The following equation governs the spinal perfusion pressure (SPP): SPP = Spinal mean arterial pressure (SMAP) – the ISP. During the Crawford T-AAA Type II procedure, cross clamping the aorta increases the mean arterial intracranial pressure, increases the production of intracranial cerebrospinal fluid (CSF), and thus increases the intracranial pressure. This then results in an increase in both intracranial and intraspinal CSF pressures (ISP). Placement of a lumbar spinal drain (LD) prior to these T-AAA operations decreases the ISP, increases SPP, and helps limit the risk of spinal cord ischemia.

Medicolegal case report of patient undergoing open Crawford T-AAA Type II repair

Here, we present a medicolegal case in which a patient undergoing an open T-AAA repair had an obstructed CSF drain after his second T-AAA operation (e.g. reoperation); this was documented at 4 AM. The patient was seen at 9 AM by the CC physician, who simply observed the patient for an additional 3.5 hours after which time the patient became paraplegic. Following an emergent MR that was negative for a postoperative hematoma, a new LD was finally placed a total of 6.5 hours after the CC original consult (i.e. at 9 AM), and 11.5 hours after the obstruction had originally been documented (i.e. at 4 AM).

Original endovascular T-AAA repair

Of note, this geriatric patient with multiple medical/ cardiovascular comorbidities had previously undergonee a Crawford Type II endovascular Type II T-AAA repair several years previously. Due to further enlargement of the aneurysm, they required an open T-AAA repair. Notably, this operation required cross-clamping the aorta, bypassing the left subclavian artery to the aortic bifurcation, and reimplanting multiple arteries; i.e. several intercostals, both renals, the superior mesenteric artery, and several lumbar arteries. Prophylactically, prior to the index surgery, a LD was placed to reduce the risk of spinal cord ischemia as enumerated above.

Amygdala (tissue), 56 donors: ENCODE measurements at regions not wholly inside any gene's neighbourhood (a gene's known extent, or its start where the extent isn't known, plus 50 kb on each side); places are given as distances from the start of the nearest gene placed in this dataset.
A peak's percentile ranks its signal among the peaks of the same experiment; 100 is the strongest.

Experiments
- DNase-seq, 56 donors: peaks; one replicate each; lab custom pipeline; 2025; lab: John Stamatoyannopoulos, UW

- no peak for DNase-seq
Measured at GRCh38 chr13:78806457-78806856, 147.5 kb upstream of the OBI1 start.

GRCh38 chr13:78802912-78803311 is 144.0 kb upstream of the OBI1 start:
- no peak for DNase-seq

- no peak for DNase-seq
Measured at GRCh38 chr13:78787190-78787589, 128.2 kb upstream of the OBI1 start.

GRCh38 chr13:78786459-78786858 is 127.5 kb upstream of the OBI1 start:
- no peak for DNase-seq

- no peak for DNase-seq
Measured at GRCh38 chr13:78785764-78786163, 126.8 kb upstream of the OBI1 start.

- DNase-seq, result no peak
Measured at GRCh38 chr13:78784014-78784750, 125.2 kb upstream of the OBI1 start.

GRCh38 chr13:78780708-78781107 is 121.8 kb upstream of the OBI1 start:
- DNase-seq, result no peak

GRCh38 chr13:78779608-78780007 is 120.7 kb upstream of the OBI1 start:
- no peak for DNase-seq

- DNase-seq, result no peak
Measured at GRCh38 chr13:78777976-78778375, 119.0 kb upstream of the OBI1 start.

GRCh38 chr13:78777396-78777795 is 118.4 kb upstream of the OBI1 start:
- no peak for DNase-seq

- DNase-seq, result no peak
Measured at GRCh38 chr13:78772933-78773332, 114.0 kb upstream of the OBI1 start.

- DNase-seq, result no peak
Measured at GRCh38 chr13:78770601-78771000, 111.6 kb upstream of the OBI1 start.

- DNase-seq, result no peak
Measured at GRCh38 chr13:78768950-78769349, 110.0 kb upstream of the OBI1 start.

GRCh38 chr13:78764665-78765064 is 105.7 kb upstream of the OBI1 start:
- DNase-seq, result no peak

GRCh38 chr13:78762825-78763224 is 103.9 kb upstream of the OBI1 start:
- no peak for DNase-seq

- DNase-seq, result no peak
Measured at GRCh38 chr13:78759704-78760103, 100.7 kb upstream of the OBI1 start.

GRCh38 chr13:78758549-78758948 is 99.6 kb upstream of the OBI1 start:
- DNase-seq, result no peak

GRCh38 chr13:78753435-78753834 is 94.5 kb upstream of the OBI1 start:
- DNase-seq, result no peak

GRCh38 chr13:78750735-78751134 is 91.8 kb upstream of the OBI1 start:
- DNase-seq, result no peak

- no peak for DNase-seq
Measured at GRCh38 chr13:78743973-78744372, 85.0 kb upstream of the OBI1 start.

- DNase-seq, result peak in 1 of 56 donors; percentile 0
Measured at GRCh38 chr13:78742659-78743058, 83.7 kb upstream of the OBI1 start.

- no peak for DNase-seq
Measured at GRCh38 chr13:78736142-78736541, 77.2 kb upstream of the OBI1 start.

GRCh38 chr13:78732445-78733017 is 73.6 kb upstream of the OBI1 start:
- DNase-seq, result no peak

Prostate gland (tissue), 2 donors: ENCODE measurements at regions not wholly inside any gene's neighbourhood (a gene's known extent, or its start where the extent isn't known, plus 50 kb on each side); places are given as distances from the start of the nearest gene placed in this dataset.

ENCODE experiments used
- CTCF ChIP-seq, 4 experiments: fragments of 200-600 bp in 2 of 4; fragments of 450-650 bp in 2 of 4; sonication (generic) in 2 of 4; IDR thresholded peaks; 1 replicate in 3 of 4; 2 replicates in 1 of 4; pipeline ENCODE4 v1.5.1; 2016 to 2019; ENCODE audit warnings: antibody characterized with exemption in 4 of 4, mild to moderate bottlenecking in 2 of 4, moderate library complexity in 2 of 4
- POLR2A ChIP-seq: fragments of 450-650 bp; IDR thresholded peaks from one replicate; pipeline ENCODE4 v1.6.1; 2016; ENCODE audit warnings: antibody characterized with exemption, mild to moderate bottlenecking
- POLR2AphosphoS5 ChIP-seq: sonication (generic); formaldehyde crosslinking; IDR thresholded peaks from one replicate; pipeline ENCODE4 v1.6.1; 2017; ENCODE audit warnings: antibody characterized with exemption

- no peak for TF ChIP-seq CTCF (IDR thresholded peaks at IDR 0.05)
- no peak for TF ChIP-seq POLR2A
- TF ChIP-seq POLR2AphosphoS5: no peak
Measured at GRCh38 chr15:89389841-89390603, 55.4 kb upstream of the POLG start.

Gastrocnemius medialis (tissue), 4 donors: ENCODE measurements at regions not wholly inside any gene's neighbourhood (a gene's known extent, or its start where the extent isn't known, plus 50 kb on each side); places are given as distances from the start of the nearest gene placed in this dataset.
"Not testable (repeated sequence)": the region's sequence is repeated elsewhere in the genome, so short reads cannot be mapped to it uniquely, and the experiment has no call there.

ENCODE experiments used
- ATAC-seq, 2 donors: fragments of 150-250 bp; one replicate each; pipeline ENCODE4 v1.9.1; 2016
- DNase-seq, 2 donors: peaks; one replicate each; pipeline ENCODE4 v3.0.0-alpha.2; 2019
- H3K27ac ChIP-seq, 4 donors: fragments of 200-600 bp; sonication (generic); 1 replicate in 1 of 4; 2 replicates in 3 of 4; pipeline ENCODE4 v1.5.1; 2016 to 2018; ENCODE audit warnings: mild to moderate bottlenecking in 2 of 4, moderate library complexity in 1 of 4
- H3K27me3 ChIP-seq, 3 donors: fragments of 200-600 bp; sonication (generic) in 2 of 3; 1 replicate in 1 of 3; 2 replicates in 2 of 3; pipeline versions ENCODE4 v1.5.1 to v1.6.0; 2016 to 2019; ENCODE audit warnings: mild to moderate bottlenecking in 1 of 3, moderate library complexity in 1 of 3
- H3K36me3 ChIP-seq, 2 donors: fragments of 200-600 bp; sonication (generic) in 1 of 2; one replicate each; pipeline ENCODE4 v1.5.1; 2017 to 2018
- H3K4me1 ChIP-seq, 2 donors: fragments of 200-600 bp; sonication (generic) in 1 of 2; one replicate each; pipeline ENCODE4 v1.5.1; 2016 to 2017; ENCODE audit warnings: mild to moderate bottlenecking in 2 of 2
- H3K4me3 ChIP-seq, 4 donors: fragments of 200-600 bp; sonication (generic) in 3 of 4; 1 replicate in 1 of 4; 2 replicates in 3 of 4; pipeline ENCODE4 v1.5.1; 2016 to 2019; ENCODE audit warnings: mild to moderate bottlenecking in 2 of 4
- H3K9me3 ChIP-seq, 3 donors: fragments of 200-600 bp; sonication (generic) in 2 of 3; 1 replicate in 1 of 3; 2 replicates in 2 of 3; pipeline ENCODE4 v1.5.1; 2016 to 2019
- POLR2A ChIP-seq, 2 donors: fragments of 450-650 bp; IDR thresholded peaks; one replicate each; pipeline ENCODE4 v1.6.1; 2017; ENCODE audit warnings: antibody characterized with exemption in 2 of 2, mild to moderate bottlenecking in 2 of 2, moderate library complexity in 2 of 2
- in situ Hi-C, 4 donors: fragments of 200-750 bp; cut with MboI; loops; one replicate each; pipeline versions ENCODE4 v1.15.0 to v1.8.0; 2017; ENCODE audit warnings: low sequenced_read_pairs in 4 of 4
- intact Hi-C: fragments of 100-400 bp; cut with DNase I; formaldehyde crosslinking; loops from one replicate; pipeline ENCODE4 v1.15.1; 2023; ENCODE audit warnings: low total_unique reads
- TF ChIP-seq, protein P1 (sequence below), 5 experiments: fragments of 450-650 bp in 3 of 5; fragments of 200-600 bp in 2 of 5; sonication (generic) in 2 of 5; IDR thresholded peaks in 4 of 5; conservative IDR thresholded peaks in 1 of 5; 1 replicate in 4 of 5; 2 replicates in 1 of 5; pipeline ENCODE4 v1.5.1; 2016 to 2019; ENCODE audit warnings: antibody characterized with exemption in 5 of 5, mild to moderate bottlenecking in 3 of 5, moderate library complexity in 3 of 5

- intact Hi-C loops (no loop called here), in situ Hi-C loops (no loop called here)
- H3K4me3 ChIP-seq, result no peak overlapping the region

Postoperative rebleed requiring secondary surgery

Eight hours postoperatively, the patient rebled and required emergent secondary surgery. Several hours prior to this second procedure, the LD was found to be obstructed. However, the anesthesiologist “unblocked” the “obstructed” LD just prior to starting the emergent second procedure. When the patient came out of surgery, the cardiovascular nurse noted the drain was not draining (i.e. at 4 AM). Five hours later, at 9 am in the morning, the CC physician documented the drain was obstructed. Rather than order a new drain, the CC chose to follow the patient’s neurological status “every hour”. Finally, 3.5 h after the CC physician had taken over (i.e. now at 12:30 PM), the patient became paraplegic. The CC physician ordered an emergent MR that ruled out a spinal hematoma, and finally a new LD was placed 6.5 h after the CC physician was aware it was obstructed (i.e. at 3:28 pm). Once the new LD was placed, the patient immediately started to improve. However, they ended up with a permanent total loss of bowel/bladder function, and an incomplete sensory/motor paraparesis.

Focused literature review

The literature supports the prophylactic placement of LD’s for patients undergoing Crawford Type II T-AAA surgery.[ 1 - 3 ] In 2002, Coselli et al. evaluated the efficacy of prophylactic placement of CSF drainage (CSFD=LD) prior to Type I/ II T-AAA surgery.[ 1 ] CSFD reduced the risk of neurological deficits (no acute paraplegia) to 2/76 patients (2.6%) while 9 of 69 patients without CSFD (13%) developed paraplegia/ paraparesis. They concluded that the utilization of prophylactic CSFD reduced the risk of postoperative deficits with Types I/II T-AAA surgery by 80%. Khan et al. in 2016, in their review of 10 articles that met their inclusion criteria for “random and fixed-effect meta-analyses” concluded the use of CSFD decreased spinal cord injury for AAA repairs by “nearly half.”[ 3 ] In Epstein’s review article of 2018, CSFD employed for 15–72 postoperative h after T/TL-AAA surgery effectively decreased the risks of spinal cord injury from a maximum of 20% to a minimum of 2.3%.[ 3 ]